My question today is: would there be a better practice for this, a more elegant solution, such as changing something simple with the htaccess file, or using the natural heirarchy (priority load order) of the default files, so that I could develop the hidden wordpress site in the root directory, while the temporary or old site still shows to the public? (e.g., what could I name the .htm or .php file that I want public and still have the home.php or index.php file that WP shows working and a blink URL for me and the client while developing?

    Then, making it live would be more staightforward. Possible? Thank you.

  4. March 6th, 2012 at 19:08 | #4

    @LynnW: I’m glad you have found the videos useful. As to your question about leaving the old site in root while you develop WP in root also, I’m not sure of a “clean” way of doing that. If old site consisted of simply an homepage and few other pages, then it may not present such a problem, but it could get real cluttered and confusing if you had a lot of files/directories in the old site intermingled with your WP source code. Typically, what I do is create WP in a subdirectory and when it’s time to move, just create an empty folder in root called something like OLD_BACKUP to drag all the old files into…doesn’t take a great deal of time to just drag them in there. Then follow the process of moving all WP files out to root and changing the urls like I demo in the video. It is a few more steps than what you are looking for, but I’m not sure there is a cleaner way to do it.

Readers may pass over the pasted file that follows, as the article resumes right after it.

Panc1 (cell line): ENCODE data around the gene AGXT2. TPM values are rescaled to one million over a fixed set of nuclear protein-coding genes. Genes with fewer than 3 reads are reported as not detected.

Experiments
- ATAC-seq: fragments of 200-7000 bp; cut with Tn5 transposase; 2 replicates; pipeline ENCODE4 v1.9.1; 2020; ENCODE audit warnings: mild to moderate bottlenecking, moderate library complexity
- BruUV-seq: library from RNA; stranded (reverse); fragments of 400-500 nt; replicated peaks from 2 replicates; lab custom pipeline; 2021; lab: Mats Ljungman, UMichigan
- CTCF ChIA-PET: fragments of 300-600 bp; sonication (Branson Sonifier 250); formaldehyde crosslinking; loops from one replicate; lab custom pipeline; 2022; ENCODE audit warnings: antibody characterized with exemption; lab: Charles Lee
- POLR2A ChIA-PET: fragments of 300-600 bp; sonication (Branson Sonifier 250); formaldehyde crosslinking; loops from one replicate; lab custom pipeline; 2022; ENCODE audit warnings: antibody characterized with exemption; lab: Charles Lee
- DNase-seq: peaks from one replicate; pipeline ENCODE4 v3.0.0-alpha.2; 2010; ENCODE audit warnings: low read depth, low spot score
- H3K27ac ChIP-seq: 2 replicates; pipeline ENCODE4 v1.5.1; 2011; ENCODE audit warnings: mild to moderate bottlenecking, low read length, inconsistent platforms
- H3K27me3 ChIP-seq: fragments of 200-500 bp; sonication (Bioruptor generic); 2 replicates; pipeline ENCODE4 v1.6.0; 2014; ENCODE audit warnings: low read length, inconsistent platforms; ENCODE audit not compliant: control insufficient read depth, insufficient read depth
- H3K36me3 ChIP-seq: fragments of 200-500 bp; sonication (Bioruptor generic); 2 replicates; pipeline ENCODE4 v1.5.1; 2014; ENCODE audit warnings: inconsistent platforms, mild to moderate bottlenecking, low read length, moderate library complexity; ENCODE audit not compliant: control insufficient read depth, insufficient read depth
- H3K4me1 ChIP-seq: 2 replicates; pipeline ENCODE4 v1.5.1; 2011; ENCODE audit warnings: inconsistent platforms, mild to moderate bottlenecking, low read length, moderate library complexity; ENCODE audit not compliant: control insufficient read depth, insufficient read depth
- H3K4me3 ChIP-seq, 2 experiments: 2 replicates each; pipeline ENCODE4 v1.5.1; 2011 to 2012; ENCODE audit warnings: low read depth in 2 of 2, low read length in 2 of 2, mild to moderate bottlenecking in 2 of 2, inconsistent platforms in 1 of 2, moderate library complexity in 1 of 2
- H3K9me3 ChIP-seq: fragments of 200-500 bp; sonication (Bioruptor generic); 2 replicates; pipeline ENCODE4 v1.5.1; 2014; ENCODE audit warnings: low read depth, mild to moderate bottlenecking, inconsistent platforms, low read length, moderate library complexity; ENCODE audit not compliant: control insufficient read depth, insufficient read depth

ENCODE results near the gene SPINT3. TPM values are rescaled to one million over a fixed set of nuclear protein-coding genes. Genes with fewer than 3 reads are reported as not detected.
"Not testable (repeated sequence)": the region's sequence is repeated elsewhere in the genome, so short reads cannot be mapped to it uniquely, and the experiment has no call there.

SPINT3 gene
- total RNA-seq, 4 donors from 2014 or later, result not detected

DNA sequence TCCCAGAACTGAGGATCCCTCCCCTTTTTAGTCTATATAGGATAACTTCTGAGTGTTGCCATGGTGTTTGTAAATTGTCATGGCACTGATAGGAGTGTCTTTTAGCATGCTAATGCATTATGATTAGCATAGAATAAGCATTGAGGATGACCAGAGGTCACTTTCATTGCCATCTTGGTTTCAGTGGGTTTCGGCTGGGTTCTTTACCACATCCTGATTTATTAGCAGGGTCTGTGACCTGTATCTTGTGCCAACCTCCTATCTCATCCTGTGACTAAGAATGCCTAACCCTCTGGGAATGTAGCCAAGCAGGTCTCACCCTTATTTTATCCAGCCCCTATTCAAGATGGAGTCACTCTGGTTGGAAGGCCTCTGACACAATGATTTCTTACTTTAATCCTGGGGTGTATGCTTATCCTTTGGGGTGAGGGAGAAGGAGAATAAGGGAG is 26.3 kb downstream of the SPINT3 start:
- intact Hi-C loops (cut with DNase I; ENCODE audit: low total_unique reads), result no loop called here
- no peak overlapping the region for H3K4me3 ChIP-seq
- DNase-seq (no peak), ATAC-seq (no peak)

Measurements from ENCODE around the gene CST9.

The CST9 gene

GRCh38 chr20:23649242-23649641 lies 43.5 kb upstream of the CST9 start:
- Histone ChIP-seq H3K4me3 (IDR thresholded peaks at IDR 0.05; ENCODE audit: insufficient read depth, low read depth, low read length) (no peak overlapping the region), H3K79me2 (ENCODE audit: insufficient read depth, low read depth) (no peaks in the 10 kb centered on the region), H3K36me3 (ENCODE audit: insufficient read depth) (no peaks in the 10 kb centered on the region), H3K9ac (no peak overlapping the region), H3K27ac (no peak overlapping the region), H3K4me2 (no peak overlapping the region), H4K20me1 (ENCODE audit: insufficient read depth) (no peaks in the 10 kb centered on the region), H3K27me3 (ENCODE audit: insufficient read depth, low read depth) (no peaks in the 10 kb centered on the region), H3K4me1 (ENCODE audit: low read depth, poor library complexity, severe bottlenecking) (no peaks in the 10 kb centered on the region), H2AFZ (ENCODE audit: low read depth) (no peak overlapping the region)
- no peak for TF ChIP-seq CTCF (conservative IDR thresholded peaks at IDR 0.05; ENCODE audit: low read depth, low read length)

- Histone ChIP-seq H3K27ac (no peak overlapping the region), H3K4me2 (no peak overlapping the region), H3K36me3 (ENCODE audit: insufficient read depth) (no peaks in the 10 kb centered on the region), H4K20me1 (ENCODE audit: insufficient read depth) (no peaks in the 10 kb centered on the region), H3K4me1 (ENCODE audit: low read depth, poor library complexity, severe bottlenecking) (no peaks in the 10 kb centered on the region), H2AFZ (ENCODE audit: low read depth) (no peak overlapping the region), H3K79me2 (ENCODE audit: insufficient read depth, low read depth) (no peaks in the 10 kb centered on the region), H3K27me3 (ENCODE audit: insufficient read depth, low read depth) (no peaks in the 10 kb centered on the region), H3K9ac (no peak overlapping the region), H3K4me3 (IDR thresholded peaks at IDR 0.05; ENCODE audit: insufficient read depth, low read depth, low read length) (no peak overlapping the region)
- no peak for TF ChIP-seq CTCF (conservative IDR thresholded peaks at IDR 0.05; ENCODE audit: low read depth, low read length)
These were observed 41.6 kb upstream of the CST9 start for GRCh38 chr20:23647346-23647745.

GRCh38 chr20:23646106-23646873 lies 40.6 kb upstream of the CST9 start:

5. March 6th, 2012 at 19:26 | #5

    @figaro
    Yes, we do similar things to develop then make the site live. I was just thinking about the priority load order of default files, and thought perhaps there was a way to use that, say, for example, if welcome.htm (temp page or small old site) would load before index.php (from WP), then we could develop in the same directory and not have to deal with the hassle of steps when finally making the new WP site live… thanks for your response.

  6. May 18th, 2012 at 16:05 | #6

    Thanks a lot for this tutorial, very clear and easy to follow.

  7. May 29th, 2012 at 14:13 | #7

    My old wp site host does not have cPanel but the new one does. I am not changing the wp domain name for my blog. Can you outline the differences please?